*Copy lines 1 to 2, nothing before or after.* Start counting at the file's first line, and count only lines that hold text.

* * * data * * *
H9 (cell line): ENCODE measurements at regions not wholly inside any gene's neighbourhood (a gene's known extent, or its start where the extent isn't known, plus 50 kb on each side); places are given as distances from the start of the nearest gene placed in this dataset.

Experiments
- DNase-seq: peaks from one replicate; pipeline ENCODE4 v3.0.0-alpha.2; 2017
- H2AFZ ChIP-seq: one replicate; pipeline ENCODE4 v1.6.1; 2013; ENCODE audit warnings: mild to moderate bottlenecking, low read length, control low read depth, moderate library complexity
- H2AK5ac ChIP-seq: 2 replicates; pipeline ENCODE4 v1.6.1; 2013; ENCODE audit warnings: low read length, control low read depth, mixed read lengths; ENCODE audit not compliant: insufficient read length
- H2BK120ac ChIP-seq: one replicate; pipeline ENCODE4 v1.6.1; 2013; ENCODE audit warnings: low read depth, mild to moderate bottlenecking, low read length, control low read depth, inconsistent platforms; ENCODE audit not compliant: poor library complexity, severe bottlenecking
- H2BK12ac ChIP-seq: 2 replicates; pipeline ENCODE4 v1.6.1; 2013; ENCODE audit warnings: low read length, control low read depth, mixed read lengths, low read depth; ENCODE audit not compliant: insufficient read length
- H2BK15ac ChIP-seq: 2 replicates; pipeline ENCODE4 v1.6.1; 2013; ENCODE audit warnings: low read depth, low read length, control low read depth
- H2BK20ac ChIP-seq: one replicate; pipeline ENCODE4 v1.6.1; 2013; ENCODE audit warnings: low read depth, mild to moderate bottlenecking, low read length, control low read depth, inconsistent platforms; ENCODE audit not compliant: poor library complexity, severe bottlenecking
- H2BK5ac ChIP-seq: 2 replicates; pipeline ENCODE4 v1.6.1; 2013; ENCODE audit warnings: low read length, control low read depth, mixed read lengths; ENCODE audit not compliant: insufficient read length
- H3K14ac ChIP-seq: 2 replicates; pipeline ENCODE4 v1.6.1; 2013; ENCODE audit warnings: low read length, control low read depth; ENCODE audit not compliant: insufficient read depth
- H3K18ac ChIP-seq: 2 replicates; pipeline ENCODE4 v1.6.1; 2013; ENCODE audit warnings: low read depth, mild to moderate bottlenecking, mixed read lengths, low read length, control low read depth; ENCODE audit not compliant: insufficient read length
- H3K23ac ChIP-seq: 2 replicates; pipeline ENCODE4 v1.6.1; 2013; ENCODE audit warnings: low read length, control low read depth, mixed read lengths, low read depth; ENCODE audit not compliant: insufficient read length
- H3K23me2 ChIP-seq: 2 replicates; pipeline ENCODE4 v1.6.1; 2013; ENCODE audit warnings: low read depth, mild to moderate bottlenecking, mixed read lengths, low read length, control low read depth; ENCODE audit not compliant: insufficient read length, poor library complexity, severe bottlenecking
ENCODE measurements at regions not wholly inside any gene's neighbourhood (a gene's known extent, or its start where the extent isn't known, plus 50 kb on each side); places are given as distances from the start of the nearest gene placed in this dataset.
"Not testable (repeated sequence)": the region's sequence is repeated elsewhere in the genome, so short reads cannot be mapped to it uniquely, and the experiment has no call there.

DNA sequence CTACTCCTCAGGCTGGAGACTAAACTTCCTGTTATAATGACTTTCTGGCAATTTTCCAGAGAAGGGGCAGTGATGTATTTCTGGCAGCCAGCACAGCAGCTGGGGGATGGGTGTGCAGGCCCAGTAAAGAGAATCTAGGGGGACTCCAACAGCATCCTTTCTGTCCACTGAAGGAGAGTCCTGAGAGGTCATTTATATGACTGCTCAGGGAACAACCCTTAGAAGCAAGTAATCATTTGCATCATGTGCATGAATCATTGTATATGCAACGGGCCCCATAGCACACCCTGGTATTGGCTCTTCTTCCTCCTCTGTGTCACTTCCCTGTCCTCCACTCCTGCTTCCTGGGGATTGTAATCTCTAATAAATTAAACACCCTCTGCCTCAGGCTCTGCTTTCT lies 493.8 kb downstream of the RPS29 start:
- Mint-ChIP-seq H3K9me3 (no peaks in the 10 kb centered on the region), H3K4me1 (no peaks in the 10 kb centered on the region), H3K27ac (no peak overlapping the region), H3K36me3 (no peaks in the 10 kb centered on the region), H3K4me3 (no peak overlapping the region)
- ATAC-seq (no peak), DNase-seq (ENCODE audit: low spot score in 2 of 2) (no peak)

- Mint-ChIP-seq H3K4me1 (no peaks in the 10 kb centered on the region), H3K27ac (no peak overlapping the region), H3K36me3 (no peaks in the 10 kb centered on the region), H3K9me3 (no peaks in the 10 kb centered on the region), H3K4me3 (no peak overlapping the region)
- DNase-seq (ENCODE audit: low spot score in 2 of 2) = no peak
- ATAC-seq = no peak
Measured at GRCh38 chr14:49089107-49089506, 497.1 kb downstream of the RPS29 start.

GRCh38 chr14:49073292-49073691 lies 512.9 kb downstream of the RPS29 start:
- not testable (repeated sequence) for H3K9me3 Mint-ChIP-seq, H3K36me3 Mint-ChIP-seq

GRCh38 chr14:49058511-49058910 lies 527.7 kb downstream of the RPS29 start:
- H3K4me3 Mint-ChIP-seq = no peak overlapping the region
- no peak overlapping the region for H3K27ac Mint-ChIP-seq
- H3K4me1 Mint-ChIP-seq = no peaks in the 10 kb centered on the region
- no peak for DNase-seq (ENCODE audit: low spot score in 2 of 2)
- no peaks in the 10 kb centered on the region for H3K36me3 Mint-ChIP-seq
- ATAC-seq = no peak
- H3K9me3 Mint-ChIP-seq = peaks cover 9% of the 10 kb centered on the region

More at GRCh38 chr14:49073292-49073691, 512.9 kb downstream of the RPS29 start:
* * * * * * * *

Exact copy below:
H9 (cell line): ENCODE measurements at regions not wholly inside any gene's neighbourhood (a gene's known extent, or its start where the extent isn't known, plus 50 kb on each side); places are given as distances from the start of the nearest gene placed in this dataset.

Experiments